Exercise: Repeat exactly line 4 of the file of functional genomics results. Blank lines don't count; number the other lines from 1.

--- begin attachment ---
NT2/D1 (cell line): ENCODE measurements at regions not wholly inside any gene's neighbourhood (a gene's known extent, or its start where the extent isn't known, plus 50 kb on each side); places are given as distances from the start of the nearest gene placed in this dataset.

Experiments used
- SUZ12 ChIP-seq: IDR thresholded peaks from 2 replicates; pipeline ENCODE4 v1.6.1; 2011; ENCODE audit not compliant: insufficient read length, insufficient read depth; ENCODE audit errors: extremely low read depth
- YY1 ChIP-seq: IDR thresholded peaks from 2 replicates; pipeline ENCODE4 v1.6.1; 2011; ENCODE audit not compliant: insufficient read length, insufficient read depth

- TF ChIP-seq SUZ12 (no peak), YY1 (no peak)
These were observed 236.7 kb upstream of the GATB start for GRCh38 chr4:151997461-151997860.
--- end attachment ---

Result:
- YY1 ChIP-seq: IDR thresholded peaks from 2 replicates; pipeline ENCODE4 v1.6.1; 2011; ENCODE audit not compliant: insufficient read length, insufficient read depth